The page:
Okay, I have one thing to say about this book: Read it. Â If you have a kid, read it to him/her. Â If you don’t, read it anyway. Â I’m thirty-something-years old, and I’m discovering it for the first time, and all I can think of — besides how fabulous it is — is how much I wish it had been in my life when I was a kid. Â Yes, it’s that good.
Pickle-Chiffon Pie was first published in 1967, and it has recently been reissued by Purple House Press, which reprints great kids’ classics. Â The illustrations in this book are absolutely fabulous. They have a certain look, that happy, charming late-sixties-look that you just don’t find in kids’ illustrations anymore. Â They are intricate and colorful, whimsical and lively. Â Just looking at them makes me happy.
And the story? Â It’s utterly delightful. Â There is a king who has a beautiful daughter, and many men want to marry her. Â So the king takes the three nicest Â suitors — the buff Prince Musselbaum, the bookish Prince Wellred (don’t you love those names?), and the plain but sincere Prince Bernard Â — and gives each of them a task: Go into the forest for three days and find the most unusual and wonderful and marvelous thing you can, and bring it back. Â Whoever brings back the most wonderful thing will win the hand of the Princess.
So they do, and in the forest, there are many strange and wonderful things — a lion in a velvet vest juggling cans of root beer soup, an ogre so ugly that he scares leaves off of the trees, a giant with a green beard who plays “Chopsticks” on two tiny pianos. Â And each prince makes his selection and heads home, sure that he will win the contest. Â But Prince Bernard’s selection — a Three-nosed Snozzle who can bake the king’s favorite Pickle-Chiffon Pie — is simply not happy to go. Â He’s very sad about leaving the forest and his children, who have no one else to look after them. Â Bernard drags him along for a while, but then has to stop and reflect on his own actions. Â Is it right for him, Bernard, to take this Snozzle away if he desperately wants to stay at home?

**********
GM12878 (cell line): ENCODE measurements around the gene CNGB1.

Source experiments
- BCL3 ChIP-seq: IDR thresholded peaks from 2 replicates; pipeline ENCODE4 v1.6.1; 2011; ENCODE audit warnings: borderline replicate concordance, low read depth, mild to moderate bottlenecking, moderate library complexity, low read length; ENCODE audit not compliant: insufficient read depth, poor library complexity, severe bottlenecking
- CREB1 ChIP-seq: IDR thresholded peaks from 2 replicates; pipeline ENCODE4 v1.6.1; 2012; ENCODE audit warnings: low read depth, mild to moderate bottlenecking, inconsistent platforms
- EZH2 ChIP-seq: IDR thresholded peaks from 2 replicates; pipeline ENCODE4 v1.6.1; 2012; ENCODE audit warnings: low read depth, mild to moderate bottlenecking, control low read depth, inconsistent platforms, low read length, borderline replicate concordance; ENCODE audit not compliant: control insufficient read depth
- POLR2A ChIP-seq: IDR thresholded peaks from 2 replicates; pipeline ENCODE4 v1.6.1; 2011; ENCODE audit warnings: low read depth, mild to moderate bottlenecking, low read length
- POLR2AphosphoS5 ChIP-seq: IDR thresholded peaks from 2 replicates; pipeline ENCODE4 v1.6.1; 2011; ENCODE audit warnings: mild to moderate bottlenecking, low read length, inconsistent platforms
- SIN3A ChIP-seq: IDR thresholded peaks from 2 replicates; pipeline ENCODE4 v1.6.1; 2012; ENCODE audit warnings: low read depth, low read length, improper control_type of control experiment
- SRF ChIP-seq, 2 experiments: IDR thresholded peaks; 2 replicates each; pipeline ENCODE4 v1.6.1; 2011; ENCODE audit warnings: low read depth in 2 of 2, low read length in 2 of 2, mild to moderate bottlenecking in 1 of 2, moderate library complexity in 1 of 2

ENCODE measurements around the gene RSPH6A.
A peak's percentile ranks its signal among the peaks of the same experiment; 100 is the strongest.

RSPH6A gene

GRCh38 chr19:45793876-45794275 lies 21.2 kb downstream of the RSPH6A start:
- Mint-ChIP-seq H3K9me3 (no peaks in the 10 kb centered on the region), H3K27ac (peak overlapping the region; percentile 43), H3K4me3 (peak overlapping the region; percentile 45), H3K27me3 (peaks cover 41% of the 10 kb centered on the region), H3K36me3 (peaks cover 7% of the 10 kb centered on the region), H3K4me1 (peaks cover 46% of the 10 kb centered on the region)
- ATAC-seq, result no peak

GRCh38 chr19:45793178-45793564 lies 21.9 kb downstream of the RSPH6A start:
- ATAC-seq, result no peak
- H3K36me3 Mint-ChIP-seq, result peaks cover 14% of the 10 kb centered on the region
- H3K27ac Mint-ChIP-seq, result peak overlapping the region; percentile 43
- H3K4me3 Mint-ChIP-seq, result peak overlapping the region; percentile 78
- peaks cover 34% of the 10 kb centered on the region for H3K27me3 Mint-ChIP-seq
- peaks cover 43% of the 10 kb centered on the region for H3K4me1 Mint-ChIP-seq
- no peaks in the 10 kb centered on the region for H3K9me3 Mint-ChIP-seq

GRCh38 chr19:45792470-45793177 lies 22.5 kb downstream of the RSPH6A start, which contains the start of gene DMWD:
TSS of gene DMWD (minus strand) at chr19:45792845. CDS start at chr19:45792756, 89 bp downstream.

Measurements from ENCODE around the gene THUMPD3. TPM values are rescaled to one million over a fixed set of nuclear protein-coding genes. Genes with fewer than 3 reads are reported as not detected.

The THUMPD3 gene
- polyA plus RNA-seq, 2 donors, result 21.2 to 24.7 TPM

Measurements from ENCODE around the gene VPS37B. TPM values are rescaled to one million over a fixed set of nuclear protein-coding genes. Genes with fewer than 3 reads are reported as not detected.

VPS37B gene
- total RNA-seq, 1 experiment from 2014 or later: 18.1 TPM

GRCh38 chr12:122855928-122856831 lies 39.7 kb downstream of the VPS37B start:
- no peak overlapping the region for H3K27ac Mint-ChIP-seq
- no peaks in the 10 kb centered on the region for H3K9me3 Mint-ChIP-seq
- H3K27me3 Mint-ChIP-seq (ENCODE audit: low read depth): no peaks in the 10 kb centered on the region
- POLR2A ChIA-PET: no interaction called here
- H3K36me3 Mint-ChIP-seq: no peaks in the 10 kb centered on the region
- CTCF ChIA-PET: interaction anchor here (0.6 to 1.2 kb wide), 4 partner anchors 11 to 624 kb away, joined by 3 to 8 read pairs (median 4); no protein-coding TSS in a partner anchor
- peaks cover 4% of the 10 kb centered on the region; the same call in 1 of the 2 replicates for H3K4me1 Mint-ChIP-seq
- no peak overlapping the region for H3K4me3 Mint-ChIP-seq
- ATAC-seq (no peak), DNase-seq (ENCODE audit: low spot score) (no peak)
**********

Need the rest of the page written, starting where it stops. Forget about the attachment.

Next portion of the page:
I won’t give away the ending, though it does end happily for all parties. Â And it has a pretty deep message, too, one that applies to everyone everywhere. Â Bernard has to wrestle with his conscience and with some thorny questions — is it okay to prioritize your own happiness above someone else’s? Â Is it okay to pursue your own heart’s desire if it means hurting someone else in the process? Â And what’s great is that these questions fit so naturally into the narrative; there’s nothing pedantic about the story at all.
I honestly can’t think of a better book to teach children the value of empathy, or of putting themselves into someone else’s shoes for a while. Â I don’t think these qualities come instinctively to young kids, who are known to grab the best toy in the bunch and try to keep everyone else from playing with it. Â But kids need to become aware that our actions have a ripple effect, and that it’s important to consider how our Â choices will impact others. Â (Heck, this is a lesson that many CEOs could stand to learn.) Â And I can’t think of a Â better vehicle for conveying it than this book — this engaging, delightful book, whose profound message is packaged in charming pictures and playful prose. Â It’s a gem, in every way.
I’ll be giving this book to Matthew for his birthday, and believe me: it’ll be hard to wait that long. But at least he’ll be discovering it at the tender age of five, instead of waiting thirty-plus years like his mom. Â And I can say with confidence that his childhood — Â heck, his whole life — is going to be happier with this book in it.
It’s that good.
Pickle-Chiffon Pie, written and illustrated by Jolly Roger Bradfield. Â (Check out the author’s website for more about him and his works.) Â To read more about the Spiritual Books series of posts, click here.